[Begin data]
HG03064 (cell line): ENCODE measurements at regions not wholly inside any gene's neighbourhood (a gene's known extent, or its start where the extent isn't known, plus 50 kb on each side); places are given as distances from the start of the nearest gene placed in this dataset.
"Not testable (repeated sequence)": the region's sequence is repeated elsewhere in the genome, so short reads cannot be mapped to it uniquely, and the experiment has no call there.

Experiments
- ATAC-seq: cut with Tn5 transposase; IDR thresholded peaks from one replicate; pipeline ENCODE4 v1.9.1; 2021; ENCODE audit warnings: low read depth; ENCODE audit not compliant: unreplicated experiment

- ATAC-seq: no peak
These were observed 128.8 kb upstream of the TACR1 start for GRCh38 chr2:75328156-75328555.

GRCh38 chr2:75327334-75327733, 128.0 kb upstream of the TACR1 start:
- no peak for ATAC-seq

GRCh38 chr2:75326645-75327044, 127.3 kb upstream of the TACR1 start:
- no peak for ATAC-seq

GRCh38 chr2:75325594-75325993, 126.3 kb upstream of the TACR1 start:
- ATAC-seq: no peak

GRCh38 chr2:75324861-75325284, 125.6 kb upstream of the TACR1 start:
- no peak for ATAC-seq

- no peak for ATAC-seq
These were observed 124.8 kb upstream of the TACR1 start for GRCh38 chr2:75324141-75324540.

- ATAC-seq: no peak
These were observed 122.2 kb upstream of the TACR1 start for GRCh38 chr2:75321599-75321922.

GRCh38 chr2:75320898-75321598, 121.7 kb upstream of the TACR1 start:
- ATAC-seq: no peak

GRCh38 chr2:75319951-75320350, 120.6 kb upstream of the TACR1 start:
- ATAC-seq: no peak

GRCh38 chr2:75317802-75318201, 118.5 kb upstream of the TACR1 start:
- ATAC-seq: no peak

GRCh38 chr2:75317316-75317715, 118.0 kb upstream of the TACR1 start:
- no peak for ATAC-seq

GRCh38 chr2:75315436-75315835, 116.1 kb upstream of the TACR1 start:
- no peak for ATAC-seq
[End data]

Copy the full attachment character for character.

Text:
HG03064 (cell line): ENCODE measurements at regions not wholly inside any gene's neighbourhood (a gene's known extent, or its start where the extent isn't known, plus 50 kb on each side); places are given as distances from the start of the nearest gene placed in this dataset.
"Not testable (repeated sequence)": the region's sequence is repeated elsewhere in the genome, so short reads cannot be mapped to it uniquely, and the experiment has no call there.

Experiments
- ATAC-seq: cut with Tn5 transposase; IDR thresholded peaks from one replicate; pipeline ENCODE4 v1.9.1; 2021; ENCODE audit warnings: low read depth; ENCODE audit not compliant: unreplicated experiment

- ATAC-seq: no peak
These were observed 128.8 kb upstream of the TACR1 start for GRCh38 chr2:75328156-75328555.

GRCh38 chr2:75327334-75327733, 128.0 kb upstream of the TACR1 start:
- no peak for ATAC-seq

GRCh38 chr2:75326645-75327044, 127.3 kb upstream of the TACR1 start:
- no peak for ATAC-seq

GRCh38 chr2:75325594-75325993, 126.3 kb upstream of the TACR1 start:
- ATAC-seq: no peak

GRCh38 chr2:75324861-75325284, 125.6 kb upstream of the TACR1 start:
- no peak for ATAC-seq

- no peak for ATAC-seq
These were observed 124.8 kb upstream of the TACR1 start for GRCh38 chr2:75324141-75324540.

- ATAC-seq: no peak
These were observed 122.2 kb upstream of the TACR1 start for GRCh38 chr2:75321599-75321922.

GRCh38 chr2:75320898-75321598, 121.7 kb upstream of the TACR1 start:
- ATAC-seq: no peak

GRCh38 chr2:75319951-75320350, 120.6 kb upstream of the TACR1 start:
- ATAC-seq: no peak

GRCh38 chr2:75317802-75318201, 118.5 kb upstream of the TACR1 start:
- ATAC-seq: no peak

GRCh38 chr2:75317316-75317715, 118.0 kb upstream of the TACR1 start:
- no peak for ATAC-seq

GRCh38 chr2:75315436-75315835, 116.1 kb upstream of the TACR1 start:
- no peak for ATAC-seq